Amanda Silberling, Managing Editor: In Winter Tangerine interviews, we've developed a bit of a tradition where we ask each interviewee to leave a question for the next interviewee. So, to begin, here's your question from Steven Labadessa: Where do you see the line between autobiography and fiction in your artwork?
Nina Lodico, Volume 2 Art Contributor: Over the years, and to this day I still feel I am creating my own style in my work. However, something I have come to realize is that my personal life experiences are very present in my art practice. I would say both fiction and fact are in my work. Visually, the work may be something that comes from a fantasy perspective, but the context of the work comes from a personal view that can be relatable to my viewers.
AS: How would you characterize your style?
NL: I would say my style is the exact opposite of my personality. I'm very optimistic and really only like to see the best in life, while my work touches on a much deeper level. I like to work in the way of surprising my viewers. Making them realize they wouldn't think I created the work because once the playful aspect is taken out, I touch on much more serious and personal issues.
AS: In "Zebras," which is forthcoming in WTR, this "style" is very much represented-- you depict someone painted as a zebra doing very normal, everyday things alone. What made you pick a zebra, as opposed to any other animal?
NL: The zebra is known as a power animal. An animal of balance and individuality. And although an animal of individuality, it can still be a part of it's herd and stand out even if it looks like the rest. The zebra is meant to be a surrogate. To symbolize this aspect of solitude and vulnerability. And yet feeling okay with feeling aloneness and vulnerable in our society today.
AS: In both "Zebras" and "Body Hands," the other piece of yours forthcoming in WTR, a painted body is featured. What's the actual act of painting a body before taking a picture like? Any funny incidents?
NL: For Body Hands, I painted myself. It was the first time I actually worked with paint on the body. I didn't really know what I was doing or how I should even apply the paint on my body. So I just went with the flow, squirted the black paint onto my hands, and then applied it as if it was lotion. After I did that, I realized it probably wasn't the smartest idea because I was clogging my pores. But then I remembered I was doing it for art. And I'll do anything to create work I feel needs to be created. For Zebras, I had to reexamine my situation because there was more detail that needed to be looked at. Something fun I did with my models was make a dance video while we were painted as zebras to warm up before we shot because it would get cold.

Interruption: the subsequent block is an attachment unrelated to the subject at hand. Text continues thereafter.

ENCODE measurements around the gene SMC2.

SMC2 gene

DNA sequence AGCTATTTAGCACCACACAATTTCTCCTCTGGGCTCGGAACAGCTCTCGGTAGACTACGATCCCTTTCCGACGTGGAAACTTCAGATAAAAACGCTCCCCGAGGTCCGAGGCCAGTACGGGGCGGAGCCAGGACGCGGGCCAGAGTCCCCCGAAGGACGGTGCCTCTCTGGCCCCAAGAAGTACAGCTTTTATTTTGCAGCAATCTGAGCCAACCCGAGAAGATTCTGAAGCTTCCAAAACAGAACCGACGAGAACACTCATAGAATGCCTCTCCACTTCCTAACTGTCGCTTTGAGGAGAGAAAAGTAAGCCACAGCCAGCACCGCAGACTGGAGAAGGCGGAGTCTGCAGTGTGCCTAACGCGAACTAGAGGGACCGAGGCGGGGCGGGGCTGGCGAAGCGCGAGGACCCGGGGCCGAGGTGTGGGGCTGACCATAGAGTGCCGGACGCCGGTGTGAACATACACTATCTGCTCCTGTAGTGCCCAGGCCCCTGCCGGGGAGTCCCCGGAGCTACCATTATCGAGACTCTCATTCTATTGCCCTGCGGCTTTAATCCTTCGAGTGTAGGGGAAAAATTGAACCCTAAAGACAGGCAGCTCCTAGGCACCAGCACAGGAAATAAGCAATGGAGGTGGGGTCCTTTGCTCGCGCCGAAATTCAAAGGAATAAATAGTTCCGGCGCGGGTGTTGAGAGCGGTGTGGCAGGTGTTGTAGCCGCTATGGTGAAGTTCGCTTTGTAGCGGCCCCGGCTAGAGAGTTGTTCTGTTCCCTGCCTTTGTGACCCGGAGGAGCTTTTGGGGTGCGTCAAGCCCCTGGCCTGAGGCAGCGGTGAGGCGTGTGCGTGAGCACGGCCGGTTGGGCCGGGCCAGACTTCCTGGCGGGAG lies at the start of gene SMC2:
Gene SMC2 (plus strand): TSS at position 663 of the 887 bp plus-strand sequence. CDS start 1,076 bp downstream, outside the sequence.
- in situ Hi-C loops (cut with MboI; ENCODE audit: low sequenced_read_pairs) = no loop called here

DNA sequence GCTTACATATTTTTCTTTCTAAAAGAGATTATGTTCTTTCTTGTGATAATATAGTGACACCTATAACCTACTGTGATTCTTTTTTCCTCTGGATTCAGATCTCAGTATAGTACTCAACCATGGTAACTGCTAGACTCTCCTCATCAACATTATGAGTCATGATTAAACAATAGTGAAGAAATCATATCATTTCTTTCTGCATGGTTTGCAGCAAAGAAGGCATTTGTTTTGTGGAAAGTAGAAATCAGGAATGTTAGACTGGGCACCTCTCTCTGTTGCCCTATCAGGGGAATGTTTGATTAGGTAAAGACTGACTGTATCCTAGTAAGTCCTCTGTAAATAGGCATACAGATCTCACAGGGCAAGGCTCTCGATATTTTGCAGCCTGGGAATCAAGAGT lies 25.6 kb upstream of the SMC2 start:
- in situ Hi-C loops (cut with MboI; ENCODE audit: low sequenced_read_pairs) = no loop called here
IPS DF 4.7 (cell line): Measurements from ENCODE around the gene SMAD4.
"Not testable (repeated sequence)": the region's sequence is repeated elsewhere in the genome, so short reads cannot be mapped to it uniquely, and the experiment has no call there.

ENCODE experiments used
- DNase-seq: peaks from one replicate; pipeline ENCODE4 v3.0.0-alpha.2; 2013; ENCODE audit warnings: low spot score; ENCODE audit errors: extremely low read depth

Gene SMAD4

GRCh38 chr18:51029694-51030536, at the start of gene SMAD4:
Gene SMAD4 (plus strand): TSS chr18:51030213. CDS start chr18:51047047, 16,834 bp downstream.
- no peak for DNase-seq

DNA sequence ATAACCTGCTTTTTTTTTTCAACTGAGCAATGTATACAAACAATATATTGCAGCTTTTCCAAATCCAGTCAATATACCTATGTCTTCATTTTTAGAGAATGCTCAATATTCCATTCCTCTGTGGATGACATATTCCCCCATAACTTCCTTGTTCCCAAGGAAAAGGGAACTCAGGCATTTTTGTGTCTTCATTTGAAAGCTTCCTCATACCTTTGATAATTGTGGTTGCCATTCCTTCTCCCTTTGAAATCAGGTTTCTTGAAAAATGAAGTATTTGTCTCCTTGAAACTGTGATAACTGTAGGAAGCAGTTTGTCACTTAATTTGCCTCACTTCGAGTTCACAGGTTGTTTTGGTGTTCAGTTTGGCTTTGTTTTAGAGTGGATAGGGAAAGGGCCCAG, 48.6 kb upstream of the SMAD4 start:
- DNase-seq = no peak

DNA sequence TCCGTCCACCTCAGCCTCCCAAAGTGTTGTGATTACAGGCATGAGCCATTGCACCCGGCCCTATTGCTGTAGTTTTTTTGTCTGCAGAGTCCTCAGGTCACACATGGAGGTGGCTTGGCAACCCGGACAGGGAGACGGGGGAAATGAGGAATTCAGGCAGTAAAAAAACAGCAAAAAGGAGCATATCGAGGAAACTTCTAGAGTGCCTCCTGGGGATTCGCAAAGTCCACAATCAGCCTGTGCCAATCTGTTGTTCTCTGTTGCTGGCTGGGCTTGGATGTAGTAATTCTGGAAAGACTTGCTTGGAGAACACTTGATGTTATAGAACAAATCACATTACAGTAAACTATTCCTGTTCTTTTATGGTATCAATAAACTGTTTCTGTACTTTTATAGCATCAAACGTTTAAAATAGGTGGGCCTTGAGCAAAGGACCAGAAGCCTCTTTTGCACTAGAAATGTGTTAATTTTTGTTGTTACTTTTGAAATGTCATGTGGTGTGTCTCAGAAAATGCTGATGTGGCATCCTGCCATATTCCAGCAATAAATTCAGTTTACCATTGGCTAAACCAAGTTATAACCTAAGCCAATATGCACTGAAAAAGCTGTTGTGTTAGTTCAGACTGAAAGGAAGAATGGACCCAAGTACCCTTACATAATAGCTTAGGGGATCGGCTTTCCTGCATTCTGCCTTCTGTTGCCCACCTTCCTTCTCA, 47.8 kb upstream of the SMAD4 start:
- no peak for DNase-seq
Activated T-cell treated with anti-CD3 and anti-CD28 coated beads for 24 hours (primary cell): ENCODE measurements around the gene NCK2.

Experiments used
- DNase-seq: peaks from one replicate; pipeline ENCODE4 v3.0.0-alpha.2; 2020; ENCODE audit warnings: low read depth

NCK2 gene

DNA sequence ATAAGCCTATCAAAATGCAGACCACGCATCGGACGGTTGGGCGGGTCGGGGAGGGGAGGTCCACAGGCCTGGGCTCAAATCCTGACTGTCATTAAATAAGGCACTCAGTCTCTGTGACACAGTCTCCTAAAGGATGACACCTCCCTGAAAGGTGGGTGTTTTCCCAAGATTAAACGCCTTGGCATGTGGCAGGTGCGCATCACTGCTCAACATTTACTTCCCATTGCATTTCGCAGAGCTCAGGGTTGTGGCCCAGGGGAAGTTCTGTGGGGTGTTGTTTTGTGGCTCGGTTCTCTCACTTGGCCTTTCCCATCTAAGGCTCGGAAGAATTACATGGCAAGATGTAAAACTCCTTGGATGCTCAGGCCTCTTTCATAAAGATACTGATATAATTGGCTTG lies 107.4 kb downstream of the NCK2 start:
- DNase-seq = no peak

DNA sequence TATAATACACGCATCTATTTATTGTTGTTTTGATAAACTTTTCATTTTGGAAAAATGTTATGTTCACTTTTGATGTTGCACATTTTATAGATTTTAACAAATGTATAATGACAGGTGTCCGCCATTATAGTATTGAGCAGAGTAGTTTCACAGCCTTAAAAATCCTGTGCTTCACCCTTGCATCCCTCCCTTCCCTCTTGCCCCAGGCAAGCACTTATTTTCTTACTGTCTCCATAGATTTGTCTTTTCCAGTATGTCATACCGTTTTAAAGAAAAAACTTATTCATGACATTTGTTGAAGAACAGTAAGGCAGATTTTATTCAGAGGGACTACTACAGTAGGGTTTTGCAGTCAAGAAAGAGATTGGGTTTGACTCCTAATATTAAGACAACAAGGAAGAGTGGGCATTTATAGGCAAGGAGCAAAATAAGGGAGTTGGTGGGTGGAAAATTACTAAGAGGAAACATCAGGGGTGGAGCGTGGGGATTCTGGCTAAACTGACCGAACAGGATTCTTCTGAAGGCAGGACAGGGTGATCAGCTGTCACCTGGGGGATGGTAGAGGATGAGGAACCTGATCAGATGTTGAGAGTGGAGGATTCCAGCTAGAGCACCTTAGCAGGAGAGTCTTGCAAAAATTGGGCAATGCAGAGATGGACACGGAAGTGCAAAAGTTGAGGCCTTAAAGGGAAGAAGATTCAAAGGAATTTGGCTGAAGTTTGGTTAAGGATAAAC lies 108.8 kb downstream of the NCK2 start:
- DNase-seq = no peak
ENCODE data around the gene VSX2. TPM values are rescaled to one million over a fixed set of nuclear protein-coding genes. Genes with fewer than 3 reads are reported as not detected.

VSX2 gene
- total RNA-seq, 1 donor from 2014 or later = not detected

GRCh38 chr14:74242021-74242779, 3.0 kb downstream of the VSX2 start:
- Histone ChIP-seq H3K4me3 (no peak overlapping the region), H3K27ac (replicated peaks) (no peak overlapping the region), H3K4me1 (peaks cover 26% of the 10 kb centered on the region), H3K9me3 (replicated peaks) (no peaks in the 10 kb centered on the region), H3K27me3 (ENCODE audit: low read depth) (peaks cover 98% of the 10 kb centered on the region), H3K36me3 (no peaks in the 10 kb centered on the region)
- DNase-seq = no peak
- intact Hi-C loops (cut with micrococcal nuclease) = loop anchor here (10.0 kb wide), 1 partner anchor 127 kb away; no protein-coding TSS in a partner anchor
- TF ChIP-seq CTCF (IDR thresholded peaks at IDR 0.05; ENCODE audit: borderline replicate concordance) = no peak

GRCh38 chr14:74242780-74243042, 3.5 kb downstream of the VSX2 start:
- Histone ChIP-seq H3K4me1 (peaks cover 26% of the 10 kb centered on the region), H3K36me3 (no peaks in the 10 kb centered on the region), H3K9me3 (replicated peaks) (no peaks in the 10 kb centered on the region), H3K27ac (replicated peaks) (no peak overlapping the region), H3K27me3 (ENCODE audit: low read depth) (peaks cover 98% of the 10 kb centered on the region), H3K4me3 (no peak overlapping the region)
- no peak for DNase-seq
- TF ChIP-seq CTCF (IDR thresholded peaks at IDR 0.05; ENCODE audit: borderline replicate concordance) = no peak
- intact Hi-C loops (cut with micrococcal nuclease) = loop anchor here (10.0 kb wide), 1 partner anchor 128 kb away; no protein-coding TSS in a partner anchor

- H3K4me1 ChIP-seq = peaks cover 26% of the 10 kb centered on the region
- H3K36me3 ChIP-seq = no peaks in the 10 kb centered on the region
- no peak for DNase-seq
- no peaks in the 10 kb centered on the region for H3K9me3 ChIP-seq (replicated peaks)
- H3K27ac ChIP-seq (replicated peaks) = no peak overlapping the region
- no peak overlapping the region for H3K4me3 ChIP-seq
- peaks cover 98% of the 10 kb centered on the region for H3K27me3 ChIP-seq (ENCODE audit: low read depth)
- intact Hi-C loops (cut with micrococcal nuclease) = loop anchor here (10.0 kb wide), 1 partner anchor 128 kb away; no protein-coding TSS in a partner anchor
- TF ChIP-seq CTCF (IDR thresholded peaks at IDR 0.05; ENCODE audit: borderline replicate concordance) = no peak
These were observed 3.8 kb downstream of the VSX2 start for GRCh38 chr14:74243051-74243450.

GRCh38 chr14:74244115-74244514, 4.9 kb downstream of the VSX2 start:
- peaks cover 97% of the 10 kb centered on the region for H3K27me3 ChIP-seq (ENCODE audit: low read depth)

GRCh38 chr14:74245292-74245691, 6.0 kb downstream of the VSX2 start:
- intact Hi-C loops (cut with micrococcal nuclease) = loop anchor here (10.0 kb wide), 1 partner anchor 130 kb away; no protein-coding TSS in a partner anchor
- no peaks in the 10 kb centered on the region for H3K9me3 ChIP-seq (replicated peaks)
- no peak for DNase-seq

AS: Ha, that sounds like fun. This question was actually brought up by a staff member: What made you choose to use the color black?
NL: That is a question I have gotten asked a lot because it brings up many racial issues. Although, when I created that work, I didn't think of that... Which can be a good thing and a bad thing. The reason why I used black was because this work is based upon feeling uncomfortable. When I thought about what made me feel uncomfortable, it was people touching me in places where I don't want to be touched. So originally the color black was used to make the hands stand out because they are my own hands. So I needed on contrast between my hands and a color.
AS: I can definitely see that-- When I first saw it, I interpreted the color black to be like a silhouette. To my understanding, there's a big difference between the time it takes to set up a scene to be photographed, and to actually take the photograph. How long does it normally take you to set a scene, and if there is such a contrast in time, how can that impact your work?